When a disaster strikes, there’s often a heart-tugging sadness that comes from the powerless feeling to do something useful. As distanced bystanders, we’re left reeling from the news footage of the horrific events, both human-made and natural. Often, we think to ourselves, “If only there were something I could do to help.” Unfortunately, identity criminals use it as an opportunity to prey on people while they are vulnerable and commit disaster relief scams.

Technology has empowered us to support people in their time of need. Charitable giving websites, crowdfunding campaigns, and even the ability to text a donation for a specific cause and then pay it on the following month’s bill have enabled us to lend a hand when needed.

Disasters Strike Everywhere

In the instance of the 7.0 magnitude earthquake that struck Haiti in 2010, nearly three million people were killed, injured or left homeless. Relief efforts were mobilized within mere minutes. The Red Cross immediately set up a text-to-donate option, and more than $43 million came in via text.

Flooding in Louisiana in 2016 left tens of thousands of people to take up residence in emergency shelters due to severe flooding. Sixty people died, and more than 40,000 people lost their homes. Many were rescued by boat with nothing more than their clothes, and citizens outside the flooded area were ready to respond in a big way. Celebrities also vowed to help in fundraising efforts.

In 2021 Haiti was hit with another earthquake, this one a 7.2 magnitude earthquake. Over 2,000 people died, and nearly 53,000 houses were destroyed. Volunteers and others at the Haitian-American Community Coalition of SW Florida in Fort Myers shipped hundreds of pounds of food, medical supplies and other items for victims.

Hurricane Ida struck Louisiana, leaving many people stranded and over one million people without power. U.S. Coast Guard members and National Guard units from Alabama, Louisiana, Mississippi and Texas conducted search-and-rescue operations. The Red Cross also set up different ways for people to donate to those in need.

Scammers Take Advantage of the Vulnerable

Sadly, the same technology that lets kind-hearted people participate in helping out has also made it possible for scammers to commit disaster relief scams and bill innocent, well-intentioned people out of their money. They can also steal your personally identifiable information (PII), something that’s far more valuable than a donation of a few dollars.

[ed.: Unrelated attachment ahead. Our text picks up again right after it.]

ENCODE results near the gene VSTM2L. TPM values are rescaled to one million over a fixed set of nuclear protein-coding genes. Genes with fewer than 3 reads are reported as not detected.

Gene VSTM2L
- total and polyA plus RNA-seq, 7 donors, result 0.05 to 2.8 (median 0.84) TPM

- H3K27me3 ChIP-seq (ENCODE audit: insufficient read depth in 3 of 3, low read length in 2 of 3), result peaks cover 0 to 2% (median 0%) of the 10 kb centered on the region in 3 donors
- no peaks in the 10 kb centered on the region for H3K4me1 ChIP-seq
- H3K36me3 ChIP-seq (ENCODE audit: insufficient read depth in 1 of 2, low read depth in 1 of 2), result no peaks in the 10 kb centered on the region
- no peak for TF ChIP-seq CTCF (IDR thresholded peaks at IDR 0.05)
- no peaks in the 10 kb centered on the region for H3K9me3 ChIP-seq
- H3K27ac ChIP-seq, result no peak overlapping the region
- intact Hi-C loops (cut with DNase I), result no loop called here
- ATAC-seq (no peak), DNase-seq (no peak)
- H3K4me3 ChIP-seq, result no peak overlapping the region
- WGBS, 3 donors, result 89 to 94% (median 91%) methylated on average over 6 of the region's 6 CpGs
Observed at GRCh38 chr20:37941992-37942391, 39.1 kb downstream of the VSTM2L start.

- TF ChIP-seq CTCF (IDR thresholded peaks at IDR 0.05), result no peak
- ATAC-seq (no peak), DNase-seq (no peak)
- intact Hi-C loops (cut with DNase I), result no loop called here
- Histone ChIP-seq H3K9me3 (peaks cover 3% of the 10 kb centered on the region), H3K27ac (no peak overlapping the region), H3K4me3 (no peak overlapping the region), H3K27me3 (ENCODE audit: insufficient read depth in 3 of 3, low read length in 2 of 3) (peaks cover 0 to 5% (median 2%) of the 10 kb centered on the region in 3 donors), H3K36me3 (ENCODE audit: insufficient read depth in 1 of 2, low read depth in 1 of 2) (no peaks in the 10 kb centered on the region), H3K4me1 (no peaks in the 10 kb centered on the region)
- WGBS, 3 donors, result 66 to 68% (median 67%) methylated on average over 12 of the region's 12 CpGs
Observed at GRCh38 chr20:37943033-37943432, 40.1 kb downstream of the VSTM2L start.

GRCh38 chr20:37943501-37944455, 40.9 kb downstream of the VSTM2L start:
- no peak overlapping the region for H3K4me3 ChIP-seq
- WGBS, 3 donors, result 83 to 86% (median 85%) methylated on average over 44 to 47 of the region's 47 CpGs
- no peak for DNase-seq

In 2016, Louisiana authorities warned the public to watch disaster relief scams that crop up online. Only a matter of hours after the attack on the World Trade Center on 9/11, scammers were already soliciting donations for relief efforts, but pocketing the money. It’s the same with nearly every high-profile incident that affects large numbers of victims. Scammers take advantage of people when they are most vulnerable and commit disaster relief scams.

How to Avoid Disaster Relief Scams

  • Only work with trusted sources and legitimate agencies. Many times, people will hit the streets claiming to be with an agency offering help. However, they take off with your PII or money.
  • Only use trusted and known charities to donate. If you do not recognize the name of a charity soliciting funds, or if it’s a name that’s too “sudden” to be believed, be cautious. Trustworthy charities will have long-standing reputations of meeting the government’s guidelines for a charitable organization. Other new sites should be treated as suspect and possible disaster relief scams.
  • Verify all phone numbers for charities. If you need to contact a charity by phone, check the charity’s official website to see if the number you have is legitimate. If you’re using text-to-donate, check with the charity to ensure the number is legitimate before donating.
  • Verify the information in social media posts. Double-check any solicitation for charitable donations before you donate. Crowdfunding websites may host individual requests for help. However, they are not always vetted by the site or other sources.
  • Ignore suspicious emails and messages. If you receive a suspicious email or message requesting donations or other assistance, ignore it because it is probably a disaster relief scam. Do not click on any links or open any attachments. Scammers regularly use email and messaging platforms for phishing attacks and to spread malware.
  • Report any fraud. To report suspected fraud or disaster relief scams, call the Federal Emergency Management Agency (FEMA) Disaster Fraud Hotline toll-free at 866.720.5721. You can also file a complaint with the Federal Communications Commission (FCC) about phone scams or the Federal Trade Commission (FTC) about fraud.

Contact the ITRC

If you believe you were the victim of any disaster relief scams, or want to learn more, contact the Identity Theft Resource Center (ITRC). You can speak with an expert advisor toll-free by phone (888.400.5530) or live-chat on the company website

The post was originally published on 8/16/16 and was updated on 8/31/21.